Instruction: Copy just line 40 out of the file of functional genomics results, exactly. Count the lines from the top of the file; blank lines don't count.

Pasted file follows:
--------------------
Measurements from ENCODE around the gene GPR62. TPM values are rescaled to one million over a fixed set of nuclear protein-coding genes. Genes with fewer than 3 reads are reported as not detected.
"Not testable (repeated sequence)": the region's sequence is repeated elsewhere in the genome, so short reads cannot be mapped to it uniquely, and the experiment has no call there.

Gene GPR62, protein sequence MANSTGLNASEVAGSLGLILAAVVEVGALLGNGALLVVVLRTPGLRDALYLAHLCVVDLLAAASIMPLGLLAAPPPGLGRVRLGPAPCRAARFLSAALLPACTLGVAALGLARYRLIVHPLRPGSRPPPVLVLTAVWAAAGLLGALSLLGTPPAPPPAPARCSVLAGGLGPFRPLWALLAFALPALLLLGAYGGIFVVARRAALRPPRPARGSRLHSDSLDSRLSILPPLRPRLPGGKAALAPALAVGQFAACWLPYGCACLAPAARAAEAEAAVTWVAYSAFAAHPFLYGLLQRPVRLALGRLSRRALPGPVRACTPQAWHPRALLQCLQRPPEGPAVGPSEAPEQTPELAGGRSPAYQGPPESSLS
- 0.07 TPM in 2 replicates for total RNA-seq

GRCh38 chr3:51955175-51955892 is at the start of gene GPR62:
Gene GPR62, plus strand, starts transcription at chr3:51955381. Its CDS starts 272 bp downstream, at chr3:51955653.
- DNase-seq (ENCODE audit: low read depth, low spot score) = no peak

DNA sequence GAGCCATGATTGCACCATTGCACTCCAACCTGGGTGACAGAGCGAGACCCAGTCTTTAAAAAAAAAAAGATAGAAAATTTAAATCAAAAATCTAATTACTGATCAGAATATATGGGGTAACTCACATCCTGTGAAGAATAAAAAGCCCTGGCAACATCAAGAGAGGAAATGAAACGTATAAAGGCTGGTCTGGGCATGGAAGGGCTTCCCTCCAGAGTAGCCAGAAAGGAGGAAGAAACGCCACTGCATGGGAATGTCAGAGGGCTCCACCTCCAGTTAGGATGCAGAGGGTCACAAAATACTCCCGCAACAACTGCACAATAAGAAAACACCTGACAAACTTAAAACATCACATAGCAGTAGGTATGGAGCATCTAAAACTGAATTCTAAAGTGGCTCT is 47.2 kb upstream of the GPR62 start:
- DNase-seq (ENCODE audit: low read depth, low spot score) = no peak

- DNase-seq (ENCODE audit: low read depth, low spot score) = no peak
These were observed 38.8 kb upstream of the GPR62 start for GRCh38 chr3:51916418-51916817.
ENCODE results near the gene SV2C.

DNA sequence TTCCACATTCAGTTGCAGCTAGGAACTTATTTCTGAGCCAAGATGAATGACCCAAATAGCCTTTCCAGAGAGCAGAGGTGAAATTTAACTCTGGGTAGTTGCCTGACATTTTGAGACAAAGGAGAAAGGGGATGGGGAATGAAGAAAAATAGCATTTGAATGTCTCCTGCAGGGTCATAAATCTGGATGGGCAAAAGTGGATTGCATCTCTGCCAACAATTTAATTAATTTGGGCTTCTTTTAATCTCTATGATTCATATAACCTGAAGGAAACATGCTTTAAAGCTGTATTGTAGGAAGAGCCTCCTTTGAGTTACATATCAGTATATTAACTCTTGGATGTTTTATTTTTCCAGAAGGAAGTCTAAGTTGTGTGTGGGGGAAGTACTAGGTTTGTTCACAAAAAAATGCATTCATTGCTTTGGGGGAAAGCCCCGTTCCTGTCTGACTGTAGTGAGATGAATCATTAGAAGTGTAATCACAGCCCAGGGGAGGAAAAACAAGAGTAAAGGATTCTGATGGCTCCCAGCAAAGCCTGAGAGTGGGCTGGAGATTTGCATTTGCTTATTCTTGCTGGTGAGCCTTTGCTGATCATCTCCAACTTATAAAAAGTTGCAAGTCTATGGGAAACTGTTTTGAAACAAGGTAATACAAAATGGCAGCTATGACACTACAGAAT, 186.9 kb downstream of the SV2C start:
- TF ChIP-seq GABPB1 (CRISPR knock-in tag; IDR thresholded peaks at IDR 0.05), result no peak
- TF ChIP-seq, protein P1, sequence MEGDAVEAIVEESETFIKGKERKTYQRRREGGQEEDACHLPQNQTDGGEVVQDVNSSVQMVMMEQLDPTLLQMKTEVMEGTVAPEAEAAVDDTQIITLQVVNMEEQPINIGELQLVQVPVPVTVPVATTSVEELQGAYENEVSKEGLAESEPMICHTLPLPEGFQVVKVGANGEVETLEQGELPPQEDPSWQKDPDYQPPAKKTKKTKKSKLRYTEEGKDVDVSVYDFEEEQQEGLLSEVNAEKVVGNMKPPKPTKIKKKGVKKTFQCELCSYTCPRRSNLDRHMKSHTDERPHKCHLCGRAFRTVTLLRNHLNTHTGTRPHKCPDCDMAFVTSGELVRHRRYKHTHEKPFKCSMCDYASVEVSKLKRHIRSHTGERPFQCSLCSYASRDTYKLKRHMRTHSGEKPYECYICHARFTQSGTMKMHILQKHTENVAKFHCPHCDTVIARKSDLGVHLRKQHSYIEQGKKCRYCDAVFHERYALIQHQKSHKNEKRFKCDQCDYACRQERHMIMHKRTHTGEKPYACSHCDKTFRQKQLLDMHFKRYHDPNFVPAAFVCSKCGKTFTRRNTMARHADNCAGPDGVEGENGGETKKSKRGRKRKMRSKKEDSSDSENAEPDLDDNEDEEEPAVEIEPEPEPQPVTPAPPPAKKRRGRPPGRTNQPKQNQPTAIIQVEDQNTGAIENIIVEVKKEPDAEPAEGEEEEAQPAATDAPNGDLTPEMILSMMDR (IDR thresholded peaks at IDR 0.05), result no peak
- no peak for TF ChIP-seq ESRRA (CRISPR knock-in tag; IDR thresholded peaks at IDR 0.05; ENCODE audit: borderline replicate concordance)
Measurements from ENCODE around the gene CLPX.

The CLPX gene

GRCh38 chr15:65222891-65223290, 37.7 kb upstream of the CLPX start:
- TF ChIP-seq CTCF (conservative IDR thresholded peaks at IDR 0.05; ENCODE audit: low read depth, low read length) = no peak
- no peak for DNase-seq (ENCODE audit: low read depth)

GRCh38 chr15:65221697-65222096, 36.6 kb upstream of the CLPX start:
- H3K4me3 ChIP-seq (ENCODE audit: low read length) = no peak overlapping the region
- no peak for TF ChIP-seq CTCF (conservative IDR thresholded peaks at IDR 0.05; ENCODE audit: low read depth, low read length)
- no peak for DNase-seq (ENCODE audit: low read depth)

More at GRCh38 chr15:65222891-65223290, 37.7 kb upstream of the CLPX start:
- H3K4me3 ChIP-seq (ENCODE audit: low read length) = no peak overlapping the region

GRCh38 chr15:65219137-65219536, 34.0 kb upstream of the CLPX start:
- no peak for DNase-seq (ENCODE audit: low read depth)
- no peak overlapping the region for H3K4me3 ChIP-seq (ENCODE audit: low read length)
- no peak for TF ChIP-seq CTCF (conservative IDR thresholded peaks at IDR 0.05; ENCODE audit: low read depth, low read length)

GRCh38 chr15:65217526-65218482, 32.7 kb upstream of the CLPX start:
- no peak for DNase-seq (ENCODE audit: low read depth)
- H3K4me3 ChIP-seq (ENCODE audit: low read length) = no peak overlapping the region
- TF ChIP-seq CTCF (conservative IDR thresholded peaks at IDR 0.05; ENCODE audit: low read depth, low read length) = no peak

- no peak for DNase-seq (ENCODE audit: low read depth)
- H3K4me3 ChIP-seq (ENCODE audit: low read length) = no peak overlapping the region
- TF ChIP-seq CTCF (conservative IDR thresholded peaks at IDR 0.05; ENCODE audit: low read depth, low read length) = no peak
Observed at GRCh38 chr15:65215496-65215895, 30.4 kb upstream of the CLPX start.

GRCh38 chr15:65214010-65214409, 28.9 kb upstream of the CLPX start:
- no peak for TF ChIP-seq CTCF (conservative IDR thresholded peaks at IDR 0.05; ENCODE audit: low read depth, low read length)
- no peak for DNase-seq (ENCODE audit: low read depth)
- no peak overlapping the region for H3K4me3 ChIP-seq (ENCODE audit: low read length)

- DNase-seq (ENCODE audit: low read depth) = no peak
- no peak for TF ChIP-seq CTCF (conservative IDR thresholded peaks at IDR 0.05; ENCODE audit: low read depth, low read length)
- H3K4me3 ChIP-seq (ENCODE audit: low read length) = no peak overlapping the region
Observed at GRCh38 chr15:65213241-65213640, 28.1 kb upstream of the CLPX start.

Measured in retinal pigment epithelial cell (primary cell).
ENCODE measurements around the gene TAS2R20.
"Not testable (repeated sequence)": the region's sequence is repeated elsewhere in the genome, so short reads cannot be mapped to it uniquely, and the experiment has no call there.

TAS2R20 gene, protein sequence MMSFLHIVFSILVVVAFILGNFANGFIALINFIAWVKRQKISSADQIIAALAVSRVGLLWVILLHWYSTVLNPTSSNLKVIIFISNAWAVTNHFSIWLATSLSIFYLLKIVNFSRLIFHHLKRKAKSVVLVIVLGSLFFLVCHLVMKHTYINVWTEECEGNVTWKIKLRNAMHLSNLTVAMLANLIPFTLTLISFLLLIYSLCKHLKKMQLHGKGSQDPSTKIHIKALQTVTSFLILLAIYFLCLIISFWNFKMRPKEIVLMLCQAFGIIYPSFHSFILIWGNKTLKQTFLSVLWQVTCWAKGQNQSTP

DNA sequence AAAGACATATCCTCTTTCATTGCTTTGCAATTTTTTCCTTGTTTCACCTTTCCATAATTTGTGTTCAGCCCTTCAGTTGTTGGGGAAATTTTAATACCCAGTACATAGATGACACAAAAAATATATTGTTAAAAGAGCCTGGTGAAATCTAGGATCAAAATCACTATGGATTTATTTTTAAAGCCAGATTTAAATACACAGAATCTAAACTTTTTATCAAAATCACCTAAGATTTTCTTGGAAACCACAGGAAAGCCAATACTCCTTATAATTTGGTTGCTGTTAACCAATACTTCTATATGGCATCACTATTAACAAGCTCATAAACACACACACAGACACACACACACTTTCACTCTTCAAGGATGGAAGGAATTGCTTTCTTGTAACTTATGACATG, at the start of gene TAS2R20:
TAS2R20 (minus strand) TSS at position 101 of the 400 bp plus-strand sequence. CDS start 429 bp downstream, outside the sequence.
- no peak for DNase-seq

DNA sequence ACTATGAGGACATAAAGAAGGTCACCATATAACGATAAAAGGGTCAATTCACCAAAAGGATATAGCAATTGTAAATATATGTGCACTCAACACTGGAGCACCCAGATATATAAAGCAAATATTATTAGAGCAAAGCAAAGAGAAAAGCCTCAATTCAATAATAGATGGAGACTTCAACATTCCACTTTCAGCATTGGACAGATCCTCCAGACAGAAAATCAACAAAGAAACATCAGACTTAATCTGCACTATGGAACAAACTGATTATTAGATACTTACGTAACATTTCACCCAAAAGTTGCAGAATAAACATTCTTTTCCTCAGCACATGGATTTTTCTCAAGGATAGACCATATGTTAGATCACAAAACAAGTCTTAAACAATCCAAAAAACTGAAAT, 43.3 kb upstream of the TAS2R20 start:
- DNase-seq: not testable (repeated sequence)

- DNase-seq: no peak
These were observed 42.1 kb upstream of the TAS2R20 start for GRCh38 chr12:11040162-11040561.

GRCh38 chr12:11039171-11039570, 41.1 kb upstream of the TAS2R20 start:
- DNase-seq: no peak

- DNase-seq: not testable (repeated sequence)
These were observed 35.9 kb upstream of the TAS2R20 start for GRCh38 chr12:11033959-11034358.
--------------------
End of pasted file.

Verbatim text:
GRCh38 chr15:65214010-65214409, 28.9 kb upstream of the CLPX start: